If you were a corrupt politician, and you thought that your political fortunes were tied to making certain numbers look better, wouldn’t you try to rig them? No I’m not talking about Argentina; I’m talking about the Obama administration’s effort to bring the Bureau of Labor Statistics to heel:
Over the last year, the administration has refused to fill the two top BLS positions. They have yet to nominate anyone to replace outgoing BLS Commissioner Keith Hall, whose term expires in January, and the number two post previously held by Deputy Commissioner Philip Rones has been vacant since last summer. . . BLS career professional and Associate Commissioner John Galvin has been given limited responsibilities to cover some of the deputy duties on an acting basis, but the White House has indicated it has no interest in promoting Galvin to the post of commissioner.
A retired career economist at the U.S. Department of Labor told PJ Media the administration wants to put its own political allies into the bureau, eschewing promotion from within:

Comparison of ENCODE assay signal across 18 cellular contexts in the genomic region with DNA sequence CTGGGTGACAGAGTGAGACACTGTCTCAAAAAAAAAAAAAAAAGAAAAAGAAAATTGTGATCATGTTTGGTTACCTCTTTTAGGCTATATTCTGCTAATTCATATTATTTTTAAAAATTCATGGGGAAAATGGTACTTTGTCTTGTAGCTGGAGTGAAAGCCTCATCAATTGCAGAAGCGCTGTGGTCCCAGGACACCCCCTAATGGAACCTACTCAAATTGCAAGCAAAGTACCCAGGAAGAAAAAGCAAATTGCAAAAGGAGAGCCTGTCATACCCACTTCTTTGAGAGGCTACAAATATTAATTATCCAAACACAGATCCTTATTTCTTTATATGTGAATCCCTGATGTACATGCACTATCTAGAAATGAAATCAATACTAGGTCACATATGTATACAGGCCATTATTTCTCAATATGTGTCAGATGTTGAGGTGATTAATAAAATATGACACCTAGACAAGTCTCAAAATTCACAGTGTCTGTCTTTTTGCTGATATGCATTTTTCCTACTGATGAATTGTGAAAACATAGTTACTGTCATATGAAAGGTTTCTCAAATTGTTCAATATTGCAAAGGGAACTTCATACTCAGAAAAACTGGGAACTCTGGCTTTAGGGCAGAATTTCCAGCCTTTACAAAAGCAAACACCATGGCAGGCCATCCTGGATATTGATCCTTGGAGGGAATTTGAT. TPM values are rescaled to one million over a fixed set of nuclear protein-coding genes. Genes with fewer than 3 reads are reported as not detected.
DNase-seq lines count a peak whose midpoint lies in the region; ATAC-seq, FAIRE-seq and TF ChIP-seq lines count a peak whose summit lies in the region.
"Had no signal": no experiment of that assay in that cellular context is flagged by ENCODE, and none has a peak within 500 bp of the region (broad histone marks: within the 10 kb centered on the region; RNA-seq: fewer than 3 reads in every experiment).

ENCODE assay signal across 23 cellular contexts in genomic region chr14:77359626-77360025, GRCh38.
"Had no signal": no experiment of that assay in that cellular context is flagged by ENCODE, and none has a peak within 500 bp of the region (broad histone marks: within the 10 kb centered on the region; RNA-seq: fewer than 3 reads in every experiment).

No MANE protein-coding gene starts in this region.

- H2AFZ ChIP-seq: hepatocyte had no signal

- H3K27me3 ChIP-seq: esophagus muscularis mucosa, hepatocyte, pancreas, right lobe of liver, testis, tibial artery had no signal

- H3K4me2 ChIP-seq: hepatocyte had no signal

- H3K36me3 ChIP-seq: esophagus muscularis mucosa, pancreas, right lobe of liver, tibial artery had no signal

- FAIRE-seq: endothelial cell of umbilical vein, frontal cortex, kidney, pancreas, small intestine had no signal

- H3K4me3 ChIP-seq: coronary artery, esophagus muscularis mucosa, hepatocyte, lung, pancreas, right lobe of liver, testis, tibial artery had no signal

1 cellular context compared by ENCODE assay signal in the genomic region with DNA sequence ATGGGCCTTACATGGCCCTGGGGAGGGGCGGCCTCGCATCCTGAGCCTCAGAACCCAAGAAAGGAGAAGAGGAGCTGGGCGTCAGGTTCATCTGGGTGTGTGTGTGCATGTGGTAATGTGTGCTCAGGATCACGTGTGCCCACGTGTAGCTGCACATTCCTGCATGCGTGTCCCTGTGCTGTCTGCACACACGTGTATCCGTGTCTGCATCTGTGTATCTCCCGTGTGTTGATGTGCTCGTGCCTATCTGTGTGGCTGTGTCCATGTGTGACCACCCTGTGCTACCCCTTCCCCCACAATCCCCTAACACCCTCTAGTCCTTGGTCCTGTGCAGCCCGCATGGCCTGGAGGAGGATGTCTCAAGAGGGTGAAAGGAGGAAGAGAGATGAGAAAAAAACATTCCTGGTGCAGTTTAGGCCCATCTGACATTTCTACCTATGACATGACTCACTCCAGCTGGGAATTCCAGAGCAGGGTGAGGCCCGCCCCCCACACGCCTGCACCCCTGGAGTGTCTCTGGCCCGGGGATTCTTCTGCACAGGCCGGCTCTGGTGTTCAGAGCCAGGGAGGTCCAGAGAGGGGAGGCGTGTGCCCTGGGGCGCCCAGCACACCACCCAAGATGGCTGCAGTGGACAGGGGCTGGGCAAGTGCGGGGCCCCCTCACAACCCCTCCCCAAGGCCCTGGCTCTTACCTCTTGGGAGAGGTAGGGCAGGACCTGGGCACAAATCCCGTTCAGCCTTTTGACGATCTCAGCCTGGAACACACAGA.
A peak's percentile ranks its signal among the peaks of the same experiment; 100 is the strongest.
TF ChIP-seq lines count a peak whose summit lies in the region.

Traditionally, the deputy commissioner position has been filled by promotion from within the ranks of experienced BLS career professionals, and when Rones retired from the deputy job last summer, Hall proposed promoting a highly qualified associate commissioner [John Galvin] to the position. The labor secretary and deputy secretary rebuffed that and made it clear that they wanted someone of their choosing from outside the existing career cadre.
The Senate could get involved by exercising its Senate confirmation process for a new commissioner — but the administration has circumvented the process by not nominating anyone. Nominations usually are announced as early as six months before the expiration of a term, but with a few weeks left before Hall leaves office, it is clear no commissioner will be running the bureau through much of 2012.
This has led to speculation that the White House is trying to circumvent the Senate so as to appoint a deputy whose position does not need Senate confirmation, and who would defer to the White House and to politically aggressive Labor Secretary Hilda Solis.
Of course, this strategy assumes that Americans can be tricked into believing that the economy is improving, which remains to be seen.